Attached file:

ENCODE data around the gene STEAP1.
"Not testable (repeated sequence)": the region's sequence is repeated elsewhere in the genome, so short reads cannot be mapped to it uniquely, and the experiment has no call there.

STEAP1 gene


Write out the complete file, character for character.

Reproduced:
ENCODE data around the gene STEAP1.
"Not testable (repeated sequence)": the region's sequence is repeated elsewhere in the genome, so short reads cannot be mapped to it uniquely, and the experiment has no call there.

STEAP1 gene